The lender will likely report the person who traded in the car as being late on payments. This will create a long-lasting blemish on the buyer's credit report. If the dealer is found to have caused damage to their credit, the dealer may have to pay statutory damages as well as additional compensation.
Liability May Remain on the Person Who Trades In The Vehicle
If the trade-in vehicle is still in the new car buyer's name, then any tickets and other liability incurred under the tag or title may be applied to that individual instead of the dealer. The dealer may try to avoid liability by waiting to pay off the trade-in and keeping the new car buyer's name on it as long as possible.
Will the Dealer's Failure to Pay Off My Trade-In Affect My Credit?
It is entirely possible that the dealer's failure to pay off your trade-in vehicle will have a devastating effect on your credit score. If payments are missed, your lender may notify all three credit bureaus (Experian, Equifax, and TransUnion) when you become 30, 60, and 90 days late.
The reported late payments will cause a substantial drop in your credit score. In fact, missed car loan payments can result in a credit score drop of more than 100 points.
This could also prevent you from obtaining other financing opportunities. If you are trying to get another car loan, personal loan, mortgage, or other credit, the missed payments on your trade-in vehicle will cause a problem.
What to Do After Trading In a Vehicle to Protect Yourself
When you trade in a vehicle, you should maintain contact with the lender and reserve access to your account until you know it is paid off.
You should take the following steps to protect yourself after trading in a vehicle:
- Contact the dealer in writing to make sure payments are being made on time.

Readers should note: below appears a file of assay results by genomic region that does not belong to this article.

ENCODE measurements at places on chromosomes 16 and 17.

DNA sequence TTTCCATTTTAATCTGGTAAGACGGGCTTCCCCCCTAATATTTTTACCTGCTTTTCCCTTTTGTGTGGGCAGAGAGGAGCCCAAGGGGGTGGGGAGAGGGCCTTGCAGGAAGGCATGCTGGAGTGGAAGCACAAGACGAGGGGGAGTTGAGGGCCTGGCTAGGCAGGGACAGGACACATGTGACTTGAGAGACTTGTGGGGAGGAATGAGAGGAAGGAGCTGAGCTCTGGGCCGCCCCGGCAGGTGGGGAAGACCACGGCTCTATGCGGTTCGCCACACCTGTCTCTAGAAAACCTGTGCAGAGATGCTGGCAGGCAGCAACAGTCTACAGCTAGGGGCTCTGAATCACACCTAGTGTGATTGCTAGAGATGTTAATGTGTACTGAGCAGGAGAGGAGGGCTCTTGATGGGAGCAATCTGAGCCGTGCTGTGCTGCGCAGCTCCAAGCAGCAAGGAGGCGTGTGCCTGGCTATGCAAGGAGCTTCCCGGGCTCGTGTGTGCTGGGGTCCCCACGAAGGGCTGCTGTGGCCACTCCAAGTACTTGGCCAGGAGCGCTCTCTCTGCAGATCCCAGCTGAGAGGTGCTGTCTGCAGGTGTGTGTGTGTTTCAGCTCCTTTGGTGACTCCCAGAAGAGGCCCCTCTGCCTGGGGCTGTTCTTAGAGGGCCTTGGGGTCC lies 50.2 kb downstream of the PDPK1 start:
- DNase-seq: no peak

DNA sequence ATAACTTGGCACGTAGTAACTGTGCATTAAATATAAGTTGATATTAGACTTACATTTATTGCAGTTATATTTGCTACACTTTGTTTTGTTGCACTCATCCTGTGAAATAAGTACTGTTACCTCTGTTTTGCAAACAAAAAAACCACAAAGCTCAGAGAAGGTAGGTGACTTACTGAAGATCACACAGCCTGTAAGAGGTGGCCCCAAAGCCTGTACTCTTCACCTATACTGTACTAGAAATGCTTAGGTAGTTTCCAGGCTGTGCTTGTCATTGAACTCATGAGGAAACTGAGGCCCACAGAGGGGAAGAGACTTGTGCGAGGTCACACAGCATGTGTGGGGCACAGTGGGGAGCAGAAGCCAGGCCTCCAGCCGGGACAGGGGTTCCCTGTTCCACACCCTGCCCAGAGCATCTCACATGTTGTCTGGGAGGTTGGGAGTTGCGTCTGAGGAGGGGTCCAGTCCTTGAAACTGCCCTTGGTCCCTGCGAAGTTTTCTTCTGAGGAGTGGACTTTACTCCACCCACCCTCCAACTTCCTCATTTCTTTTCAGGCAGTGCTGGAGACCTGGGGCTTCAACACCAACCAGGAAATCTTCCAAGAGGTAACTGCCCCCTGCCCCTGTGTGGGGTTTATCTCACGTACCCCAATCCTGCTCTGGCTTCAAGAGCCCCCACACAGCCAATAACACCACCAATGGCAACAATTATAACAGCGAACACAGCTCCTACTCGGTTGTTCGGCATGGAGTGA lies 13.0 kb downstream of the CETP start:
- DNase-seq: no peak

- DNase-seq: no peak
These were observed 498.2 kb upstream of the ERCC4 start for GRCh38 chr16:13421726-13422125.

- Contact your lender to ensure they know the dealer should be making payments.
- Send the lender a copy of your written agreement (contract) with the dealer.
- Make any payments that you think the dealer has missed.
If you do not think that the dealer is maintaining their part of the deal or they have missed payments, then you should immediately contact a consumer auto fraud attorney. You need someone on your side who understands California Motor Vehicle Code Section 11709.4 and who will protect you.
What to Do After Trading in a Vehicle If the Dealer Doesn't Make Payments
You need to protect yourself as much as possible if the dealer does not seem to be making payments on time or paying off your vehicle pursuant to California law. Here are some steps you can take if you trade in a vehicle and the dealer doesn't comply with your contract and law:
- Contact the dealer to find out why payment wasn't made.
- Find out if and when a payment will be made on the trade-in vehicle.
- Contact your lender to explain the situation.
- Request that your lender does not make a negative report to the credit bureaus.
- Contact a consumer auto fraud lawyer right away.
The longer it takes to pay off the trade-in, the worse the consequences will be for all parties involved.
Can I Sue a Dealership for Not Paying Off My Trade-In?
Yes, the dealer's failure to pay off the trade-in vehicle in violation of your agreement is a breach of contract. It is also against California law. California has several vehicle codes and consumer protection laws that protect you against this type of fraud. You have a right to damages from the dealership if they fail to abide by your contract, violate California laws, and damage your credit score.